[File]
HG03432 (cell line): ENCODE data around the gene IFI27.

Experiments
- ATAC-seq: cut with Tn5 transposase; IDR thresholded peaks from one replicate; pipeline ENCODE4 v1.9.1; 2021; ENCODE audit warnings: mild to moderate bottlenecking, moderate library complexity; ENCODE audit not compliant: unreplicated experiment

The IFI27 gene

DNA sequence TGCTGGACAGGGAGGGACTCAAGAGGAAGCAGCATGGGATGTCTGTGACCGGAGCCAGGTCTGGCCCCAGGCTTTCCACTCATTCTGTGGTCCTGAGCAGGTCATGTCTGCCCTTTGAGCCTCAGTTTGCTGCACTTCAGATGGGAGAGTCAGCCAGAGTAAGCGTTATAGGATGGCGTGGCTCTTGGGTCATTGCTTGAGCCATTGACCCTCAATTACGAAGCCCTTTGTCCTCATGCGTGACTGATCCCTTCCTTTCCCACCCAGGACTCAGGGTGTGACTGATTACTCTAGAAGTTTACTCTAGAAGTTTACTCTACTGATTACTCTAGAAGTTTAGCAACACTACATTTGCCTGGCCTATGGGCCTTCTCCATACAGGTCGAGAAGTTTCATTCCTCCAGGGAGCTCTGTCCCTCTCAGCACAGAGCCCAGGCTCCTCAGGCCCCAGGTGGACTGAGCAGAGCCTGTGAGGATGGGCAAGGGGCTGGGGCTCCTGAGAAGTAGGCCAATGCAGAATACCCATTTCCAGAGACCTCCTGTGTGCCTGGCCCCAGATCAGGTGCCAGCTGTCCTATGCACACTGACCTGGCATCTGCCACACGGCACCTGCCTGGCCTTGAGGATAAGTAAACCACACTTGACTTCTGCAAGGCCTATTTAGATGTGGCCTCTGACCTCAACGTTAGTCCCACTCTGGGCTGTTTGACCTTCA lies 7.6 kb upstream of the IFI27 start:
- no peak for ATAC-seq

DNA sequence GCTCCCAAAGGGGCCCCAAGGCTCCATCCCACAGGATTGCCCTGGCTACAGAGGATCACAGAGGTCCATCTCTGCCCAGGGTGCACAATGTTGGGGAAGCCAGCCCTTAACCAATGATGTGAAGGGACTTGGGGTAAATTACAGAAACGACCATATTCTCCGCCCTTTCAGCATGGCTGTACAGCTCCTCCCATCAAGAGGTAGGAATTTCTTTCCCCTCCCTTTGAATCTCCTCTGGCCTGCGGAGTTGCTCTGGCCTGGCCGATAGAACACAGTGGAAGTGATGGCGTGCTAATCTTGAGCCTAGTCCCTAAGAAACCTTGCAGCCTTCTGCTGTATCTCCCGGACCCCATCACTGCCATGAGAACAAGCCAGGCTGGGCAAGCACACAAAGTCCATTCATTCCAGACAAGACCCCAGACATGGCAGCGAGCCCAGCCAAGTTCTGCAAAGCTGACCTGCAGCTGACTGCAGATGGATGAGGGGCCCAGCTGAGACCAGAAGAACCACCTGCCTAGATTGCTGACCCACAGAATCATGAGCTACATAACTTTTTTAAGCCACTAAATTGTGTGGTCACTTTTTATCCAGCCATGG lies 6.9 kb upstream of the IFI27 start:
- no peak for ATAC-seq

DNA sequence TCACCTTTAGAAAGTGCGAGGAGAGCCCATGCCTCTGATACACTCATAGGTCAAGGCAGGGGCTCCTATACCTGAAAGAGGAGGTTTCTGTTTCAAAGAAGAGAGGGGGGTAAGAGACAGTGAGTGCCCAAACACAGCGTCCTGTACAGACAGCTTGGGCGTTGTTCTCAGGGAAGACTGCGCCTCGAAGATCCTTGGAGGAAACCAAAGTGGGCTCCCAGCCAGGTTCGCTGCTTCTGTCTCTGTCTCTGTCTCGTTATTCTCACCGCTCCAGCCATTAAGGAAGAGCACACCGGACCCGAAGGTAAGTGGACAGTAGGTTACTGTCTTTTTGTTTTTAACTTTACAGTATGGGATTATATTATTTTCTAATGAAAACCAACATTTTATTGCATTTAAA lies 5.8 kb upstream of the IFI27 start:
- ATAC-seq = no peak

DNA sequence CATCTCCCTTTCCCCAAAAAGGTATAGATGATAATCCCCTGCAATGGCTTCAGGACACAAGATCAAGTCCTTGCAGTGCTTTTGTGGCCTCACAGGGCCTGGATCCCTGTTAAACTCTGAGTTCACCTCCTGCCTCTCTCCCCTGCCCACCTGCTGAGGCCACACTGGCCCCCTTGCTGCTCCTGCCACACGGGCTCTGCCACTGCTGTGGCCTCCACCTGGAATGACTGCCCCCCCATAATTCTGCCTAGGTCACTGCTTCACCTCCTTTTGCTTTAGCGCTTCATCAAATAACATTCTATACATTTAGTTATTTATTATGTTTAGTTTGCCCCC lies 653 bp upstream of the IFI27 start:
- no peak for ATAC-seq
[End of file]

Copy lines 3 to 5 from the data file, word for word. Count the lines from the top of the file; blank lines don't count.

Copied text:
- ATAC-seq: cut with Tn5 transposase; IDR thresholded peaks from one replicate; pipeline ENCODE4 v1.9.1; 2021; ENCODE audit warnings: mild to moderate bottlenecking, moderate library complexity; ENCODE audit not compliant: unreplicated experiment

The IFI27 gene

DNA sequence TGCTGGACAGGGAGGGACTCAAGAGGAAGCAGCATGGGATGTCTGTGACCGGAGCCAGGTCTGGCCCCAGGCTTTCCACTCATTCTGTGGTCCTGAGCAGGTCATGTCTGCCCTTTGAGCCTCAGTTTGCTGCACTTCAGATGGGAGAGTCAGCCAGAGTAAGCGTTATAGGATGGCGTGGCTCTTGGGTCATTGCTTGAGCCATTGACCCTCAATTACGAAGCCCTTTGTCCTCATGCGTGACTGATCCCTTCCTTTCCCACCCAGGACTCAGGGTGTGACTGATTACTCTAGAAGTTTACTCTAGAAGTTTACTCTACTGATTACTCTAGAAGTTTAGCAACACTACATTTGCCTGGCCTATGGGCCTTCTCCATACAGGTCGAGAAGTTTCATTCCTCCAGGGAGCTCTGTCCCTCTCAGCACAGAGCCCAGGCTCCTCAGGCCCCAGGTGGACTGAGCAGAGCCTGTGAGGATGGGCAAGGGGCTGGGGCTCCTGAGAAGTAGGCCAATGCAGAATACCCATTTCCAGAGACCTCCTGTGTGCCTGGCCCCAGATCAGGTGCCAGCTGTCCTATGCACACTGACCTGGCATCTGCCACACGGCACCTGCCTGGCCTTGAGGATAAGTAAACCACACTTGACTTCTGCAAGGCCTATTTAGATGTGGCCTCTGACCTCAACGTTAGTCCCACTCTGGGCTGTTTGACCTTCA lies 7.6 kb upstream of the IFI27 start: